At about 11:35pm on August 5th, 2013, a lone Montrealer reported seeing three orange lights from their bedroom window, which hovered left to right in what was described as a "weird manner."
A short time later, a fourth orange orb appeared, this one as large as a light found on a helicopter. No noise was emanated from these dancing lights, all of which gradually disappeared from the night sky.
Given that this is an anonymous posting on the Paranormal Studies & Investigations Canada, aka PSICAN (yes, it's a thing), there's little evidence to prove anything was seen on the night of this alleged UFO sighting. Nevertheless, the witness described the event as "the coolest experience of my life" so at least they had some fun.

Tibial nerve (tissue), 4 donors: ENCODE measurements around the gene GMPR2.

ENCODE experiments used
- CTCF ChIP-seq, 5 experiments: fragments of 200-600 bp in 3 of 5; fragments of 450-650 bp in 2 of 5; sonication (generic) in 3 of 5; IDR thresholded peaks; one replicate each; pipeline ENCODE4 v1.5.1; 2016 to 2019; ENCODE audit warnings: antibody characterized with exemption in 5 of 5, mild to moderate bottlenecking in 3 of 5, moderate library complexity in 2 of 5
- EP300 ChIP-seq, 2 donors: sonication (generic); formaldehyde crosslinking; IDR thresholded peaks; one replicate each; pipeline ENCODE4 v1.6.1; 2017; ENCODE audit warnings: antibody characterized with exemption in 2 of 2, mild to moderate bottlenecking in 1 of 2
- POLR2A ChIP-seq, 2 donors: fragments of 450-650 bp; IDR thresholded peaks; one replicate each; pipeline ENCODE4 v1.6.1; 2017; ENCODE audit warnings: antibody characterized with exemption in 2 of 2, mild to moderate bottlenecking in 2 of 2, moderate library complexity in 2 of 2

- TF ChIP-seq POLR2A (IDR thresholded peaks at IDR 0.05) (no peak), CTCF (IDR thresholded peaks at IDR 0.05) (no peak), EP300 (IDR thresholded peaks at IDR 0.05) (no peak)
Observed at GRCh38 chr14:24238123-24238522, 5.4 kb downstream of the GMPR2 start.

The TVA Live Report "Glowing Orb" 2014
Here's a UFO sighting that is still in the city's recent memory: the mysterious glowing green orb captured on a live TVA broadcast.
Filmed on the eve of October 2nd, the flying green ball can be seen directly behind Colette Provencher’s head, descending from the right to the left, glowing green, then orange, then disappearing altogether. You can check it out for yourself in the video above, or see our play-by-play from last year here.
The sighting wasn't limited to Montreal, either, as individuals in Ontario, Connecticut, New Jersey, and other areas also reported seeing the strange glowing orb.
Experts have stated that the ball of light could not be a meteor, as they tend to light up the entire light sky when they pass through, which didn't occur during this sighting. An official confirmation of what the green orb was has never been concluded, so there's no reason to say it wasn't a UFO.